It was then resolved on 29 March 2011 that the Department must inform the Ministry to provide the Committee with the following information:

  • Forensic Audit Report of Ncera Farms,
  • A detailed report on the operational and financial activities at Ncera Farms, and
  • That the Department as the caretaker of the entity should collaborate with other relevant government agencies and nearby academic institutions to redraft the Strategic Plan and re-present it to the Committee.

However the issues that were raised were never addressed and a reworked Strategic Plan for the 2011/12 financial year was never re-presented to the Committee.

1.1. Objective of the Visit

Based on the fact that the issues that were consistently raised by the Committee were not addressed and the new Strategic Plan of Ncera Farms (Pty) Ltd was also never presented to the Committee as requested, the Committee took a decision not to consider the Ncera Farms (Pty) Ltd Annual Report but to undertake a follow-up oversight visit to Ncera Farms. The objective of the oversight visit was to engage with the Ncera Farms (Pty) Ltd Management, the Department of Agriculture, Forestry and Fisheries and Ncera resettled Farmers to obtain information regarding the challenges facing the entity in order for the Committee to be able to make an informed decision when considering the entity’s Annual Report. It was also envisaged that the oversight visit will assist in determining the performance of the farms against the service delivery commitment made by the Department via the Minister to the people.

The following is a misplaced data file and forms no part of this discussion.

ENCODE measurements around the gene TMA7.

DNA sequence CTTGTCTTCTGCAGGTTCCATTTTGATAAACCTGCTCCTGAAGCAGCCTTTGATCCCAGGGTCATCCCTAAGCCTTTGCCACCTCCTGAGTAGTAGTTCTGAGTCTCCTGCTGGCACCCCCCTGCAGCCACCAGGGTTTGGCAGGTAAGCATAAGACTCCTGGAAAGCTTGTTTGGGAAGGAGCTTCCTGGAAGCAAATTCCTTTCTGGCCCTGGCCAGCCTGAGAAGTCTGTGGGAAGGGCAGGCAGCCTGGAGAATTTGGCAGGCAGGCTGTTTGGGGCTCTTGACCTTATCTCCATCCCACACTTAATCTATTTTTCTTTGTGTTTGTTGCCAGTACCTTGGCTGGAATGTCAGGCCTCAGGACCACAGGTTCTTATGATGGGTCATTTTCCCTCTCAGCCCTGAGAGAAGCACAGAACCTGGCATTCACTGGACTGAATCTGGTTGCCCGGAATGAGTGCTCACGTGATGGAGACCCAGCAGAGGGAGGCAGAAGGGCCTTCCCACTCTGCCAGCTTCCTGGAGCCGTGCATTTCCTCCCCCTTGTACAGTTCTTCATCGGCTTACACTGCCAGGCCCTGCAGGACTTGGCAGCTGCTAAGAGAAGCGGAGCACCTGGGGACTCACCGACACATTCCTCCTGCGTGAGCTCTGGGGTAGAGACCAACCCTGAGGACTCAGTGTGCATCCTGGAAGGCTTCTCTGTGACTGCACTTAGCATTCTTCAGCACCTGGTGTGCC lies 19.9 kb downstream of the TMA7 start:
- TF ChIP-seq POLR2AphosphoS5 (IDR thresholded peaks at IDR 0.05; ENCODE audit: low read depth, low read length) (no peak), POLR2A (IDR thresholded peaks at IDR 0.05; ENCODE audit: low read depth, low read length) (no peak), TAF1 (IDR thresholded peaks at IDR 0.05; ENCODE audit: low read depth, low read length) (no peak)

1.2. Delegation

The delegation of the Committee composed of Mr M Johnson, ANC (Chairperson and Leader of the delegation); Ms R Nyalungu , ANC; Mr A Trollip, DA; Mr N Bhanga , COPE and Mr L Gaehler, UDM. The delegation was supported by Ms A Kakaza , Committee Secretary, Ms N Mgxashe and Mr N Ginindza , Committee Researchers and Ms N Diya , Committee Assistant.

The Committee was joined by the members of the Provincial Standing Committee on Agriculture, Mr P Nkayi (Chairperson), MPL; Mr DS Neer , MPL and Mr A Pikinini , MPL. They were supported by Mr Q Mafuya , Committee Legal Advisor.

2. Engagements during oversight visit